Dixfield citizens voted approval at the special town meeting on July 25 for a capital project to renovate the 42-year-old waste pump station on Hall Hill Road. Bruce Farrin/Rumford Falls Times

DIXFIELD — At a special town meeting on July 25, citizens approved a capital project to renovate the 42-year-old waste pump station on Hall Hill Road.
Following several questions over 20 minutes, people voted 14-0 to also accept and authorize the use of 80 percent grant funding, noted to exceed $536,620 at the meeting, held at the Dixfield Fire Station.
The station pumps waste to the Rumford wastewater treatment plant on the River Road in Mexico.
Dixfield Town Manager Alicia Conn said very little maintenance has been done on the station, which was designed to last 20 years. Most of the equipment is original and finding parts is difficult, she said.
“We’re hoping to be able to secure 80% grant funding, either from Congressman (Jared) Golden’s Community Project Funding or Northern Borders Regional Grant Funding,” she said.
Golden, a Lewiston Democrat, visited the station June 30.
Resident Dan McKay asked how the town stands in regards to the two grants.
Town Manager Alicia Conn responded, “We are viewed favorably for both grants we are applying for. We will hear about the grant from Northern Borders by the end of August. The Golden Community Project Funding, we will hear somewhere between the end of August and January.”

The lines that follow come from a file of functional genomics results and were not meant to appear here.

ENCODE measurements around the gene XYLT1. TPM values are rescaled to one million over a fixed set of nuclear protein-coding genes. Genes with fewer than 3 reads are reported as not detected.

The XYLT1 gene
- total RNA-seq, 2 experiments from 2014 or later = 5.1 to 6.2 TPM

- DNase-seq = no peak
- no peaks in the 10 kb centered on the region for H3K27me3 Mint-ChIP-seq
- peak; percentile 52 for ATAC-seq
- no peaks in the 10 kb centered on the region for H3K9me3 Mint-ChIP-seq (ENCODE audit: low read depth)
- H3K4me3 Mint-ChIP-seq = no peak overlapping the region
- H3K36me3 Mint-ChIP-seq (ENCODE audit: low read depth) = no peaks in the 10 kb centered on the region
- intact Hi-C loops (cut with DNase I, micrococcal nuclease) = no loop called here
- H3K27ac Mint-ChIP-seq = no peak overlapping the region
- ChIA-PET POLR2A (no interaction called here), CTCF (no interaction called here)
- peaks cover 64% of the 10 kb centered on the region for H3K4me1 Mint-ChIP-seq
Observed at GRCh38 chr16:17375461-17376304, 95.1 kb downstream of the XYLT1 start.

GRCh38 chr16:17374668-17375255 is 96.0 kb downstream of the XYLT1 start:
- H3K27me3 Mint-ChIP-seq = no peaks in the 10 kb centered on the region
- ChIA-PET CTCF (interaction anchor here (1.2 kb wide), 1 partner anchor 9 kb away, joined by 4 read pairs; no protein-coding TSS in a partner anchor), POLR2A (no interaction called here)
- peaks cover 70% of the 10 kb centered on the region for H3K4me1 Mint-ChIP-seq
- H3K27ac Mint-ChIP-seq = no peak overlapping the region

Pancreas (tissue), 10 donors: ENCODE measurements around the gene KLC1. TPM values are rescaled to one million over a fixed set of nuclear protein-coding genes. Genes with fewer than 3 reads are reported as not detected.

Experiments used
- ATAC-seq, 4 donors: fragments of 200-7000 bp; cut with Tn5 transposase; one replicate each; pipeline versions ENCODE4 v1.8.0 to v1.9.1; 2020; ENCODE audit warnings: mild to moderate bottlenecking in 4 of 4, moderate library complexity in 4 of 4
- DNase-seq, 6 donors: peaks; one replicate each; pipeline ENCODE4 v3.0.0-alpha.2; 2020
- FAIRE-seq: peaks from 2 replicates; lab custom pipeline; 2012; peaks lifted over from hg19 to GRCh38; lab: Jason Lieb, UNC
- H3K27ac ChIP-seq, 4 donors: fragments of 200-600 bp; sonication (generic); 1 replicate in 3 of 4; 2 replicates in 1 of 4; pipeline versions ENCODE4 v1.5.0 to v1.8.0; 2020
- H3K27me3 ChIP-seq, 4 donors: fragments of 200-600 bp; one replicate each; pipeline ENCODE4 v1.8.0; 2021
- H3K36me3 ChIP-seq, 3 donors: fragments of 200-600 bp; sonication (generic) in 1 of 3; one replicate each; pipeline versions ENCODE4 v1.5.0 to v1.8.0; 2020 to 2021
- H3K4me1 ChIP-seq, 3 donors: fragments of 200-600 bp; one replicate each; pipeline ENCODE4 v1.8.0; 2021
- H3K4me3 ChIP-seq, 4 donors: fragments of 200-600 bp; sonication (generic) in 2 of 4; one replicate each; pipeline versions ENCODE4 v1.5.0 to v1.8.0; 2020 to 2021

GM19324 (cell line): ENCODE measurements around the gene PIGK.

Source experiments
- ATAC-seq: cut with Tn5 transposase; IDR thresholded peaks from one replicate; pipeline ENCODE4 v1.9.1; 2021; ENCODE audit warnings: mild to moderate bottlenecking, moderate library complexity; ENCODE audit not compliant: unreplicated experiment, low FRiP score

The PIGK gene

She added, “This is for a fairly low-cost project that will see high impact. If we get nothing, then we will have to apply for the next round of grant funding.”
Conn said Vortex is contracted by Dixfield to maintain and monitor sewer system operations, which includes the Hall Hill Lift Station. Vortex of Livermore, formerly Ted Berry Co. has been under contract since 2007.
Shawn Ready, regional vice president for Vortex, said he also believes the town is viewed favorably for grants. “No matter what happens, the project would be going out through the competitive bid process.”
Resident Barbara Chow asked what the life expectancy for a new pumping station would be.
Ready responded that it should be 50 years.
Resident Steve Remeika asked about the extent of the project.
Ready said it’s his understanding that it will be a full overhaul. “There’s very few pumps that are reusable.”
If the system should fail, Ready said they would become the pipeline, pumping the sewerage into transport vehicles and “hauling to the Mexico sewerage facility continuously until whatever repairs are made. The expense of transport costs would be between $10,000 and $15,000 every 24 hours.
Board of Selectmen Chairman Richard Pickett said the project is contingent on receiving federal money.
“Without it, we’re just not in a position to do it,” he said.
Should the town receive the federal grant, the remaining 20%, or $109,000, would be financed by a local bank or the Maine Bond Bank and repaid by the system’s 551 users, Conn said.


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